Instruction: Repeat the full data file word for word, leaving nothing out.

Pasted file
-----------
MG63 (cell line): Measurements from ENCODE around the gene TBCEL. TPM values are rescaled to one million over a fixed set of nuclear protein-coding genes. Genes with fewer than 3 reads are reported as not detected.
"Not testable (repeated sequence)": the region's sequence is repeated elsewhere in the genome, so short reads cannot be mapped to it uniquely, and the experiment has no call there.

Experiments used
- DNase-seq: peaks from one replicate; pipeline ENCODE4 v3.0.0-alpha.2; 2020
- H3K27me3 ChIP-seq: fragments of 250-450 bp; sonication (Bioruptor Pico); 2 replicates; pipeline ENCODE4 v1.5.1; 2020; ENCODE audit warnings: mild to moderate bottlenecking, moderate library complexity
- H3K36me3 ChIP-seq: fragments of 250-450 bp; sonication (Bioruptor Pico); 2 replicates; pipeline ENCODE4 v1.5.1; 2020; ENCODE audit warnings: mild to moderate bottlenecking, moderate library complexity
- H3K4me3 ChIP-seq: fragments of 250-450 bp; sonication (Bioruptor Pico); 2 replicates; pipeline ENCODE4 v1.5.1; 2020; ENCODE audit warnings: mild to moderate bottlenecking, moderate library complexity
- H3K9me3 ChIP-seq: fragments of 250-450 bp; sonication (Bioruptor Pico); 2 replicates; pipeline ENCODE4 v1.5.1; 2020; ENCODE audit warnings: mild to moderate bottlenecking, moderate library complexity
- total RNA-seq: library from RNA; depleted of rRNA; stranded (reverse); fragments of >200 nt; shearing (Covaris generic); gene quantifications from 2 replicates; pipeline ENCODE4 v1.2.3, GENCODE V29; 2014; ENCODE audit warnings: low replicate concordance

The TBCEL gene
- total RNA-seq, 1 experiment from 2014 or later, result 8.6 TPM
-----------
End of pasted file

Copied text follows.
MG63 (cell line): Measurements from ENCODE around the gene TBCEL. TPM values are rescaled to one million over a fixed set of nuclear protein-coding genes. Genes with fewer than 3 reads are reported as not detected.
"Not testable (repeated sequence)": the region's sequence is repeated elsewhere in the genome, so short reads cannot be mapped to it uniquely, and the experiment has no call there.

Experiments used
- DNase-seq: peaks from one replicate; pipeline ENCODE4 v3.0.0-alpha.2; 2020
- H3K27me3 ChIP-seq: fragments of 250-450 bp; sonication (Bioruptor Pico); 2 replicates; pipeline ENCODE4 v1.5.1; 2020; ENCODE audit warnings: mild to moderate bottlenecking, moderate library complexity
- H3K36me3 ChIP-seq: fragments of 250-450 bp; sonication (Bioruptor Pico); 2 replicates; pipeline ENCODE4 v1.5.1; 2020; ENCODE audit warnings: mild to moderate bottlenecking, moderate library complexity
- H3K4me3 ChIP-seq: fragments of 250-450 bp; sonication (Bioruptor Pico); 2 replicates; pipeline ENCODE4 v1.5.1; 2020; ENCODE audit warnings: mild to moderate bottlenecking, moderate library complexity
- H3K9me3 ChIP-seq: fragments of 250-450 bp; sonication (Bioruptor Pico); 2 replicates; pipeline ENCODE4 v1.5.1; 2020; ENCODE audit warnings: mild to moderate bottlenecking, moderate library complexity
- total RNA-seq: library from RNA; depleted of rRNA; stranded (reverse); fragments of >200 nt; shearing (Covaris generic); gene quantifications from 2 replicates; pipeline ENCODE4 v1.2.3, GENCODE V29; 2014; ENCODE audit warnings: low replicate concordance

The TBCEL gene
- total RNA-seq, 1 experiment from 2014 or later, result 8.6 TPM